Hole in ozone layer was a good thing after all

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If it wasn't for the threat of huge tax hikes to pay for carbon offsetting and sanctuaries for Polar Bears, the sight of the world's leading climate 'scientists' running around like headless chickens in a bid to find an excuse for their latest cockup would be wildly amusing.

Remember those nasty CFCs and how they were destroying the ozone layer, causing untold harm to the environment? Well, it now turns out - if these clowns are to be believed - that because the entire French nation stopped using aerosol deodorants a decade ago, the hole in the ozone layer over the Antarctic is healing nicely.

Rather sadly, this is now increasing global warming, rather than slowing it. Whoops.

Scientists warn that as the hole closes up in the next few decades, temperatures on the continent could rise by around 3C on average, with melting ice contributing to a global sea-level rise of up to 1.4m. Over the last couple of decades, the continent as a whole has cooled, resulting in an increase of around ten percent in the ice in the sea around Antarctica.

The British Antarctic Survey now says that this cooling resulted from the ozone hole and that as it heals over the next 50 or 60 years, Antarctica will start to warm up again. What this actually shows is that climate experts and their sophisticated computer models ain't worth a spit. They assure us that underarm deodorants are bad for the vital ozone layer, so France has an excuse to stop using them.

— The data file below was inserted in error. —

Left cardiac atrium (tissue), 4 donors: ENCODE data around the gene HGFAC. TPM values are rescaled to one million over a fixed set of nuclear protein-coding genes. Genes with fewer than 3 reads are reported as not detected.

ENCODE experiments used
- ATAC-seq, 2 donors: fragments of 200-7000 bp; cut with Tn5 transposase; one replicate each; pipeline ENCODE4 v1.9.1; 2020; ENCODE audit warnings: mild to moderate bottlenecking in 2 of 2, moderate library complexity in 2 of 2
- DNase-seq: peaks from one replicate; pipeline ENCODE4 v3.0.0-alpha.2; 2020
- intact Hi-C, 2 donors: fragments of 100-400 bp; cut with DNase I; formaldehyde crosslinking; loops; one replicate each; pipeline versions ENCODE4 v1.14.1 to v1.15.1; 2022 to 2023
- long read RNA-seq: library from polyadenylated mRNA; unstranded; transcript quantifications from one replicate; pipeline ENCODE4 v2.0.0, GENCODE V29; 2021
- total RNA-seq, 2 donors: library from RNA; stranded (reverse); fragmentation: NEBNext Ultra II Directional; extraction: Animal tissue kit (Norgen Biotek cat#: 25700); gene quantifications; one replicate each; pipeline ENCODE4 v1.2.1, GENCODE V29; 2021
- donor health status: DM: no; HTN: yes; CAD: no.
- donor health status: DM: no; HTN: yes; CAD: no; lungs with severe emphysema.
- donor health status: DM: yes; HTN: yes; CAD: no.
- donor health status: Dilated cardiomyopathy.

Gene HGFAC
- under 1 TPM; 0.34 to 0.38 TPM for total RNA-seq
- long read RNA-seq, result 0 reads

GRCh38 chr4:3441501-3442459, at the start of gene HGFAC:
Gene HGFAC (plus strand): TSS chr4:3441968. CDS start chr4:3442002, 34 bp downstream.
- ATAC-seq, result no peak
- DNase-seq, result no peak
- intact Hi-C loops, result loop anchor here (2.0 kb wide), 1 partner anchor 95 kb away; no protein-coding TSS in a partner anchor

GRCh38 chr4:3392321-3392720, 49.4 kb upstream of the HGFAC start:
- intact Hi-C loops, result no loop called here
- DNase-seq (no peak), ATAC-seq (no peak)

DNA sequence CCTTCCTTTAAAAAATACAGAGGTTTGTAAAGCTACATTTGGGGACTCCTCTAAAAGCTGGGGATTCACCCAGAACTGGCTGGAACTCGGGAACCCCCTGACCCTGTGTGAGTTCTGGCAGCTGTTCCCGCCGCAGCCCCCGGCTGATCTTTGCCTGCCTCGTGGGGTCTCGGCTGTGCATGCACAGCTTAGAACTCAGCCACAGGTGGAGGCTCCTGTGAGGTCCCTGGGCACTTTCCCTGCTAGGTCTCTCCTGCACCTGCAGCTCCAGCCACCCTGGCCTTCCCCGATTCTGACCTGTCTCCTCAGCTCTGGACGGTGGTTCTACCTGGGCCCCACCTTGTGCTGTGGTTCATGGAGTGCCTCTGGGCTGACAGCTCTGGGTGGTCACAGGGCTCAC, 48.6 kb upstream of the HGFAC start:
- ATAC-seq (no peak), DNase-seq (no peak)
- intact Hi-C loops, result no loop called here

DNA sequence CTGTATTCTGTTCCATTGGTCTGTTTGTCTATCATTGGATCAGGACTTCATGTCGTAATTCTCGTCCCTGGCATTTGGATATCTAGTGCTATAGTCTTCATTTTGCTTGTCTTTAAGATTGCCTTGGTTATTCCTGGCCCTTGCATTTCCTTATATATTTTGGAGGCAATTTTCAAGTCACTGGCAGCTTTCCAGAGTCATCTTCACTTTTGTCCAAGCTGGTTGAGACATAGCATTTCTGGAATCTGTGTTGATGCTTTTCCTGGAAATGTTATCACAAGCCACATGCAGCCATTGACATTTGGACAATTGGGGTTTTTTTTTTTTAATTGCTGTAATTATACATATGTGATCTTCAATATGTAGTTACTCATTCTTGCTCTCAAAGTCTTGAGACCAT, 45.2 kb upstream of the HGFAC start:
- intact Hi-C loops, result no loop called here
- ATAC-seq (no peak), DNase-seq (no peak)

Then it turns out a few years later that the ozone hole was a good thing for the Antarctic (but not so clever for people in the Southern Hemisphere suffering from increased risk of skin cancers, but who cares about Australians anyway?)

But the report, which you can read in all its hysterical arm-waving glory over here, contains the mother of all climate shocker facts. A bloke called Summerhayes wails alarmingly that Antarctica contains 90 percent of the world's ice and that, if it melts, it would raise sea levels by 63 metres - more than enough to allow the French to wash their armpits.

It's all terribly confusing trying to work out what's good and bad for the planet, but one thing is abundantly clear: that the scientists, politicians and pressure groups involved haven't got a damned clue what's going on either. Presumably this is why the University of East Anglia feels the need to fake its climate data to fit in with what its hopeless mathematical models are predicting.

And it's all very well for the US to bury its head in the sand over the problem - you haven't been downwind of France for the last 30 years.